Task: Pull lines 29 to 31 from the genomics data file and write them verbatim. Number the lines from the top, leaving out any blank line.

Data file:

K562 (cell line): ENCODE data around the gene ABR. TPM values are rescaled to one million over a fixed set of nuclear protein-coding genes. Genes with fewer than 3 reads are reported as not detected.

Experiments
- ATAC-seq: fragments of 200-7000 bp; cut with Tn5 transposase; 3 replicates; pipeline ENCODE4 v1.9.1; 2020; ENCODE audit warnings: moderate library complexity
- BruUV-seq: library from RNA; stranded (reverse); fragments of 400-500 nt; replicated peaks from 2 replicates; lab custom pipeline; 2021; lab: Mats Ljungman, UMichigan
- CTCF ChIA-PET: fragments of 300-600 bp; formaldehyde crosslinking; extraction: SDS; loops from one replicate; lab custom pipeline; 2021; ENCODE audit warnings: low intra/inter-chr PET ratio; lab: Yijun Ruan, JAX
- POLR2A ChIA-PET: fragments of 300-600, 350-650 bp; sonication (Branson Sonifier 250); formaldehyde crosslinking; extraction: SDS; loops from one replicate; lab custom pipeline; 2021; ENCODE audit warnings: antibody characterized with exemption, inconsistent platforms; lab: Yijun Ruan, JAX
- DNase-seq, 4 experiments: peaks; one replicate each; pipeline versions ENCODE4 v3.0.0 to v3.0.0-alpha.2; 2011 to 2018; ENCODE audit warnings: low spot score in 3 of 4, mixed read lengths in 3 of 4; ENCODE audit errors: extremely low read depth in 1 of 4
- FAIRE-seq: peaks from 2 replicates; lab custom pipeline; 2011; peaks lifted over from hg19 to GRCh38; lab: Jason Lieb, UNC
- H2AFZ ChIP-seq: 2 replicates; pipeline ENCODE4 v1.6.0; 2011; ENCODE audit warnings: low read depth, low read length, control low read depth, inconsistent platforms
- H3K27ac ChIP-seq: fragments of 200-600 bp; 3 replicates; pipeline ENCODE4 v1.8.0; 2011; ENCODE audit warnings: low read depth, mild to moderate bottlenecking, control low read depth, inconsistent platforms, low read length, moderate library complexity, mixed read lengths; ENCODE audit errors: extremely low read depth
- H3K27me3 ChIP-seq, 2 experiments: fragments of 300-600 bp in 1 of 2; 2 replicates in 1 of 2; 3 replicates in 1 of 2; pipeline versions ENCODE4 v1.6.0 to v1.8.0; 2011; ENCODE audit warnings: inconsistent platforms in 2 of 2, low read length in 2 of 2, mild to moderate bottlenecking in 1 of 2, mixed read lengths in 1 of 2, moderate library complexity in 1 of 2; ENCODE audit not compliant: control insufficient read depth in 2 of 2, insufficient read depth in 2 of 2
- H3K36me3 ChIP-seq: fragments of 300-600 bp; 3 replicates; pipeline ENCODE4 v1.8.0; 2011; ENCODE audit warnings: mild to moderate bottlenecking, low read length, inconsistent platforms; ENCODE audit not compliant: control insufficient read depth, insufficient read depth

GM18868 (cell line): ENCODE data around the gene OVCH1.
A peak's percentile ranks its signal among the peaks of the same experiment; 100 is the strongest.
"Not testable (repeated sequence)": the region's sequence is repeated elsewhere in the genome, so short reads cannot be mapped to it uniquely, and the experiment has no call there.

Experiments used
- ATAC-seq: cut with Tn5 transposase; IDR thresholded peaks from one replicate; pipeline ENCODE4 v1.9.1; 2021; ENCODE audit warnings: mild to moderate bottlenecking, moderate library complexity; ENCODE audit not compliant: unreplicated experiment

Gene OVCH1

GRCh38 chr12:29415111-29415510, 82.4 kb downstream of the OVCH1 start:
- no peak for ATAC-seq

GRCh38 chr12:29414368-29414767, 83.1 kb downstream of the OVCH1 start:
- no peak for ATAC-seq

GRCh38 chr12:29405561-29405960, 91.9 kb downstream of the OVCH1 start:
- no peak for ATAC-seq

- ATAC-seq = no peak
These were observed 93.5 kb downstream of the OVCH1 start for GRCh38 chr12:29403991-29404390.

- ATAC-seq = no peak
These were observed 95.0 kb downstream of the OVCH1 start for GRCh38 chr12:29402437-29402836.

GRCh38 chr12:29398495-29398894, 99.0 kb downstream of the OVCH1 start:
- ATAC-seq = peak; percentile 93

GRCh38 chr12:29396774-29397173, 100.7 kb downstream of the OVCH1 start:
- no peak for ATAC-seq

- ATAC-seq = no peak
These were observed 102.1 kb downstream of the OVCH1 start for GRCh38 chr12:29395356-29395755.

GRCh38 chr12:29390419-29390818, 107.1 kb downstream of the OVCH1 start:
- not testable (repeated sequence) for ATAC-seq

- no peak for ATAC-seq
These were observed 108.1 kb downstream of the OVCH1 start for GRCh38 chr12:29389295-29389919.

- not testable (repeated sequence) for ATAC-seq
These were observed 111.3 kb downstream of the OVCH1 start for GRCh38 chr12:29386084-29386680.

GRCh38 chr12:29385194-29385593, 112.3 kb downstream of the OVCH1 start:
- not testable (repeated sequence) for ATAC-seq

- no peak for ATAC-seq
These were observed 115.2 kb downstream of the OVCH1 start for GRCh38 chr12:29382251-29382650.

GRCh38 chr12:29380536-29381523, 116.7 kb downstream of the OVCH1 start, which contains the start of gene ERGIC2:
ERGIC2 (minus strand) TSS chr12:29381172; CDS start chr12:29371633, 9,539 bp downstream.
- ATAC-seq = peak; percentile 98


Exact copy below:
GRCh38 chr12:29398495-29398894, 99.0 kb downstream of the OVCH1 start:
- ATAC-seq = peak; percentile 93

GRCh38 chr12:29396774-29397173, 100.7 kb downstream of the OVCH1 start: